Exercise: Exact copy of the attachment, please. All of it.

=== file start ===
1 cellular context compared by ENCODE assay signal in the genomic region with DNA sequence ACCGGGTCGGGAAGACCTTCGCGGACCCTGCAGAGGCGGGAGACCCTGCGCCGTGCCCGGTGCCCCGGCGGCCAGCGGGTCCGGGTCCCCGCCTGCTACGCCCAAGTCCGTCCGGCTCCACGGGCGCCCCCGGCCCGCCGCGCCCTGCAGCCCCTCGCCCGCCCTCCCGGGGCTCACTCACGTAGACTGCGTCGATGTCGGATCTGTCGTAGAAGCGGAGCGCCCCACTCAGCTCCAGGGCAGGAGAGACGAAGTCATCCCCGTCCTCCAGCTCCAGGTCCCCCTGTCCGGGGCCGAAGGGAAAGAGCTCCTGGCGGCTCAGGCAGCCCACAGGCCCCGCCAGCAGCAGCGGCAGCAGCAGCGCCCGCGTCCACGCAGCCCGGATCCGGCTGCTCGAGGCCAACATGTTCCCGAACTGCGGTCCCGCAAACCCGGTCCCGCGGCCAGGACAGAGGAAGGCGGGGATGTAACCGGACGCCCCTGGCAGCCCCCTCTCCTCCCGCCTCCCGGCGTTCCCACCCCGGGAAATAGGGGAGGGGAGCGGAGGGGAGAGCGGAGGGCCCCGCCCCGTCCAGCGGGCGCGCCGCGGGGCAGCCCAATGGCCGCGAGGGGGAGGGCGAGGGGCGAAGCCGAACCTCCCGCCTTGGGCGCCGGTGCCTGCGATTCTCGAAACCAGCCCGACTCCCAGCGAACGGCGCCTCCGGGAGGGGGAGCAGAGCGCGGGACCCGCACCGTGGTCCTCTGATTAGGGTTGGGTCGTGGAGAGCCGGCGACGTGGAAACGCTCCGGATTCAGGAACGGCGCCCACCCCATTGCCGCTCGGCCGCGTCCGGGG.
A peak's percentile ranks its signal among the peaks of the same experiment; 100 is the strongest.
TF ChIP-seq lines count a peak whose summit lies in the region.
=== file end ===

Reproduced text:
1 cellular context compared by ENCODE assay signal in the genomic region with DNA sequence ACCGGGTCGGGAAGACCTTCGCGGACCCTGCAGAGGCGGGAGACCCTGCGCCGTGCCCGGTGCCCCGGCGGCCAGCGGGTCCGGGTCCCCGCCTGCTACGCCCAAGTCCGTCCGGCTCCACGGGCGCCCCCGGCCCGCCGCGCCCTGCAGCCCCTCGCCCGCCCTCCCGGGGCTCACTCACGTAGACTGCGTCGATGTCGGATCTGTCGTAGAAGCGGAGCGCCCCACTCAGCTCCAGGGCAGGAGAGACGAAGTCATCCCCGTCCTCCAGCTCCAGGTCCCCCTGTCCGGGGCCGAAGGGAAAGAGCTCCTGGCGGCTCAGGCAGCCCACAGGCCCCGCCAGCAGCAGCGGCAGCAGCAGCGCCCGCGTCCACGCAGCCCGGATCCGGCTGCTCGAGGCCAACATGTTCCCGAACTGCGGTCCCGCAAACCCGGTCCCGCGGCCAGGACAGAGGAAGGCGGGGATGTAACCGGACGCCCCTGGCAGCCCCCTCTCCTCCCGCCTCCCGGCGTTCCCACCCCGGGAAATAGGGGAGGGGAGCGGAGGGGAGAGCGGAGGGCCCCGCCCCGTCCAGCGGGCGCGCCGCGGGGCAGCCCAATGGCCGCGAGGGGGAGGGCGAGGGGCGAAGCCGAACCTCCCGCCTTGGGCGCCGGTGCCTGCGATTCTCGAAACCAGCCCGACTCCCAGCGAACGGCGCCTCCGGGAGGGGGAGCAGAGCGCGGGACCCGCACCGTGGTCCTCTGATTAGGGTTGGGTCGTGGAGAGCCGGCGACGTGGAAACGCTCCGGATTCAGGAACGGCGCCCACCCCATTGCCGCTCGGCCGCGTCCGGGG.
A peak's percentile ranks its signal among the peaks of the same experiment; 100 is the strongest.
TF ChIP-seq lines count a peak whose summit lies in the region.